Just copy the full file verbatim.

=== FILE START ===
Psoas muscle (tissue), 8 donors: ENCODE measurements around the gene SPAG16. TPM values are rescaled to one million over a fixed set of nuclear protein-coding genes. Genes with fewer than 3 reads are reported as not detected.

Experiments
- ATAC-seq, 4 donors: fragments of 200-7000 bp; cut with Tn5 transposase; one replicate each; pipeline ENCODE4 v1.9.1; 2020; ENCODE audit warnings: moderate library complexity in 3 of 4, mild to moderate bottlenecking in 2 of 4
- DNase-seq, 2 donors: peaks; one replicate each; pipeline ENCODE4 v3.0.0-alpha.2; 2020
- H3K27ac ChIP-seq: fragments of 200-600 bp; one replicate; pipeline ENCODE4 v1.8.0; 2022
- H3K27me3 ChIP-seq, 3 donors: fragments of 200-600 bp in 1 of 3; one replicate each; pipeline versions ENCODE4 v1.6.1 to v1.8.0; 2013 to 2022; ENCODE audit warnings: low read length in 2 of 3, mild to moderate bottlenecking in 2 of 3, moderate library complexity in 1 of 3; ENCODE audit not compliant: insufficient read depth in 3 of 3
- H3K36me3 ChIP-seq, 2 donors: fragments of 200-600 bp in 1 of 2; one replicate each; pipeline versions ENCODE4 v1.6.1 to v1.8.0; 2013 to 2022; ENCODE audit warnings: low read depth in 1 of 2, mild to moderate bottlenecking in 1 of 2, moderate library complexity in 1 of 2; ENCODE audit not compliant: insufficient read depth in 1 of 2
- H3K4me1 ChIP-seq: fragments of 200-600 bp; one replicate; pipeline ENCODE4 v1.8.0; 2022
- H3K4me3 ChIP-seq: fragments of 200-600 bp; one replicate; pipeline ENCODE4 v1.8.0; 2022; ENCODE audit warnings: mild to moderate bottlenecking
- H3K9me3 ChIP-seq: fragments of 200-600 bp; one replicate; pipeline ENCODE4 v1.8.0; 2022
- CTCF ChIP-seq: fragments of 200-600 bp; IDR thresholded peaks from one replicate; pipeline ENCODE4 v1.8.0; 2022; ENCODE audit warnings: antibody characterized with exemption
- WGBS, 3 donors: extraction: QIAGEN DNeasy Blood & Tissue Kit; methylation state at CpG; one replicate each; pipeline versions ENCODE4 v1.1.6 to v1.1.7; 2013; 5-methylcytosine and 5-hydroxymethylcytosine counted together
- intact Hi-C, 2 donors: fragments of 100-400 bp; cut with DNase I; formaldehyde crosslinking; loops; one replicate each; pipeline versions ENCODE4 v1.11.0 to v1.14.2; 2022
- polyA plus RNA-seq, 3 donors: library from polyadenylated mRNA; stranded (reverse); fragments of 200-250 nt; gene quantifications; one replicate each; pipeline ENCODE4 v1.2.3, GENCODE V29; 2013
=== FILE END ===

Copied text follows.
Psoas muscle (tissue), 8 donors: ENCODE measurements around the gene SPAG16. TPM values are rescaled to one million over a fixed set of nuclear protein-coding genes. Genes with fewer than 3 reads are reported as not detected.

Experiments
- ATAC-seq, 4 donors: fragments of 200-7000 bp; cut with Tn5 transposase; one replicate each; pipeline ENCODE4 v1.9.1; 2020; ENCODE audit warnings: moderate library complexity in 3 of 4, mild to moderate bottlenecking in 2 of 4
- DNase-seq, 2 donors: peaks; one replicate each; pipeline ENCODE4 v3.0.0-alpha.2; 2020
- H3K27ac ChIP-seq: fragments of 200-600 bp; one replicate; pipeline ENCODE4 v1.8.0; 2022
- H3K27me3 ChIP-seq, 3 donors: fragments of 200-600 bp in 1 of 3; one replicate each; pipeline versions ENCODE4 v1.6.1 to v1.8.0; 2013 to 2022; ENCODE audit warnings: low read length in 2 of 3, mild to moderate bottlenecking in 2 of 3, moderate library complexity in 1 of 3; ENCODE audit not compliant: insufficient read depth in 3 of 3
- H3K36me3 ChIP-seq, 2 donors: fragments of 200-600 bp in 1 of 2; one replicate each; pipeline versions ENCODE4 v1.6.1 to v1.8.0; 2013 to 2022; ENCODE audit warnings: low read depth in 1 of 2, mild to moderate bottlenecking in 1 of 2, moderate library complexity in 1 of 2; ENCODE audit not compliant: insufficient read depth in 1 of 2
- H3K4me1 ChIP-seq: fragments of 200-600 bp; one replicate; pipeline ENCODE4 v1.8.0; 2022
- H3K4me3 ChIP-seq: fragments of 200-600 bp; one replicate; pipeline ENCODE4 v1.8.0; 2022; ENCODE audit warnings: mild to moderate bottlenecking
- H3K9me3 ChIP-seq: fragments of 200-600 bp; one replicate; pipeline ENCODE4 v1.8.0; 2022
- CTCF ChIP-seq: fragments of 200-600 bp; IDR thresholded peaks from one replicate; pipeline ENCODE4 v1.8.0; 2022; ENCODE audit warnings: antibody characterized with exemption
- WGBS, 3 donors: extraction: QIAGEN DNeasy Blood & Tissue Kit; methylation state at CpG; one replicate each; pipeline versions ENCODE4 v1.1.6 to v1.1.7; 2013; 5-methylcytosine and 5-hydroxymethylcytosine counted together
- intact Hi-C, 2 donors: fragments of 100-400 bp; cut with DNase I; formaldehyde crosslinking; loops; one replicate each; pipeline versions ENCODE4 v1.11.0 to v1.14.2; 2022
- polyA plus RNA-seq, 3 donors: library from polyadenylated mRNA; stranded (reverse); fragments of 200-250 nt; gene quantifications; one replicate each; pipeline ENCODE4 v1.2.3, GENCODE V29; 2013